These premium irons tend to be bulky and expensive compared with traditional irons though. And we've found some traditional irons that can deliver just as much steam power. 

You can find out whether a steam generator is right for you - go to our steam generator guide.

Pressurised vs non-pressurised steam generators

There are two basic types of steam generator to choose between:

Non-pressurised steam generator

These are typically the cheapest type of steam generator. They work in a similar way to standard irons, but produce larger quantities of steam.

The large separate water tank means you won't have to refill it as often.

Pressurised steam generator

These blast high-pressure steam deep into fabrics, making it even easier to smooth creases. They're more expensive than non-pressured generators.

A pressurised generator could be a good investment if you regularly iron lots of laundry, as a good one will whizz through your ironing pile faster than any other type of iron. 

Steam irons compared 

We've tested all the top steam irons, ranging from cheap as chips supermarket models to pricier steam irons with extra tech. 

Below we've listed the key specs and features for some of the more popular steam irons.

Alternatively, head straight to the best steam irons to see which models we recommend.

Morphy Richards Turbosteam Pro 303131, £45

  • Auto shut-off
  • 2.1kg

This all-in-one steam iron uses the same low temperature to iron everything - so you don't ever need to change the setting, unless you want to.

The long, 3.1m cord means you can set your board up well away from the plug socket. Which is handy if you like to watch TV while you iron.

But before you buy, there's something you need to know about this iron - see our Morphy Richards Turbosteam Pro 303131 review.

Tesco IR2016, £11

  • No auto shut-off
  • 1.3kg

Steam irons don't come much cheaper than this. For your money you get vertical steaming to help freshen up curtains and a self-clean setting.

It's very light, too - 1.7kg is the average weight of the steam irons we've tested.

Can an iron this cheap be any good? Find out in our expert Tesco IR2016 steam iron review.

Philips GC4526/87 Azur Performer Plus, £45

  • Auto shut-off
  • 2.5-metre power cord

The Philips’ Azur iron range is generally powerful and steamy, costing upwards of around £50.

This Philips GC4526/87 Azur Performer Plus comes with premium features, such as an ionic titanium dioxide coated ‘T-ionicGlide’ soleplate – Philips says this is its best-gliding and most scratch-resistant.

This Philips Azur iron also has an extra-long 2.5-metre power cord, so you’ll have more freedom over where you set up your ironing board.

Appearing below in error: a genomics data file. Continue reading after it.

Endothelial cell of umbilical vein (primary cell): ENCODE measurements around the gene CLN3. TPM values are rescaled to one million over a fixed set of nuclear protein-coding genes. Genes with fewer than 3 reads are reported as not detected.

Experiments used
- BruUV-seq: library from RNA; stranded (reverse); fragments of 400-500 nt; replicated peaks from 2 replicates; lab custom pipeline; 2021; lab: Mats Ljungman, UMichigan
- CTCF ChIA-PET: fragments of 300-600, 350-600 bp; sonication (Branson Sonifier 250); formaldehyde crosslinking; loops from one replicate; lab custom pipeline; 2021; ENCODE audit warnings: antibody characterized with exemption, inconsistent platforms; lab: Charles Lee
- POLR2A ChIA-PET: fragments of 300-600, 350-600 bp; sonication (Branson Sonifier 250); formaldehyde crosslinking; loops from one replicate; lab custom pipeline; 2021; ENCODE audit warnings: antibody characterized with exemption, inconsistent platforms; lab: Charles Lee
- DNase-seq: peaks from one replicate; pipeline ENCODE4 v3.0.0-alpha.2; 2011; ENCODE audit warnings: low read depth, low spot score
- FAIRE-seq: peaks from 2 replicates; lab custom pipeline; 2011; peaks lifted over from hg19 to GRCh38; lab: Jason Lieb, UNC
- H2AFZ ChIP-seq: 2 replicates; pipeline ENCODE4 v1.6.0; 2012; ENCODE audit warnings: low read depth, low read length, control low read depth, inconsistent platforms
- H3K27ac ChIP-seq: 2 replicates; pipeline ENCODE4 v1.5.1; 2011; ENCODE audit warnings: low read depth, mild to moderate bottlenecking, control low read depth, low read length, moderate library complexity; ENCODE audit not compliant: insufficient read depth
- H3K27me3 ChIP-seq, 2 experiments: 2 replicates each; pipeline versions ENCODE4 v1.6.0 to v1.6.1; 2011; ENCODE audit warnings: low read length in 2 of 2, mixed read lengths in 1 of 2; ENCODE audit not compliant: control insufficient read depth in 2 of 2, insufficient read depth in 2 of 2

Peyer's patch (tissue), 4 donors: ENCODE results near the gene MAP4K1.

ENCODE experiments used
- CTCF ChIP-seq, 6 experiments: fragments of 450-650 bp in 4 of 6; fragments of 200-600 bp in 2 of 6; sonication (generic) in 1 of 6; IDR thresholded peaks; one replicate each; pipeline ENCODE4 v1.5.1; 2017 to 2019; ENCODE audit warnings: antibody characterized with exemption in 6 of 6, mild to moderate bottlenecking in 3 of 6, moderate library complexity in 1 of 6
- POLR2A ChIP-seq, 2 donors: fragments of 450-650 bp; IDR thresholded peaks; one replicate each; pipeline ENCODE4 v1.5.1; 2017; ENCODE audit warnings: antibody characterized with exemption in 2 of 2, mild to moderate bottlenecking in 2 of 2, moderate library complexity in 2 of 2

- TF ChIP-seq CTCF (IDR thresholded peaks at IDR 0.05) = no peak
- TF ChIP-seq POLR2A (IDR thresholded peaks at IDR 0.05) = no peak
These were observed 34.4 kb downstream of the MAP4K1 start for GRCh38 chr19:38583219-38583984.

Models from the Philips Azur range have had mixed results in our tests. Can this iron easily get creases out of your clothes? See our Philips GC4526/87 Azur Performer Plus review to find out.

What are the key steam iron brands?

Click to see our reviews from each key brand:

You'll also find own-brand steam iron models available from big supermarkets, such as Asda, Sainsbury's and Tesco. Plus stores including Argos and John Lewis.

You can find out more about the models on offer from these brands - go to the best iron brands.

Best steam iron features to look for 

  • Limescale filter - It's worth checking whether an iron has a scale filter before you buy it. The amount of steam your iron produces can be severely hampered by the build-up of limescale over time, which is why you need to clean your iron
  • Self-cleaning system - This helps you get rid of any limescale that does form. But we've found some systems take lots of time and effort - such as soaking the filter in lemon juice for four hours. So check our reviews.
  • Comfy handle - The best handles are soft or smooth, and not too wide. Some handles can rub uncomfortably after you've been ironing for a while.
  • Thin, tapered soleplate - This type of soleplate is easy to slide under buttons and into tight pleats. Chunky soleplates tend to snag on buttons and zips.
  • Auto shut-off - this turns off your iron if it's not used for a while. Which is handy if you're ever worried about whether you've forgotten to switch it off.
  • Easy-to-fill tank - Look for a wide filler hole. Also check it has clear maximum fill markings - otherwise water will glug back out.

Our tough tests reveal the irons that will help make ironing a breeze, and those that don't. So check our steam iron reviews before you buy.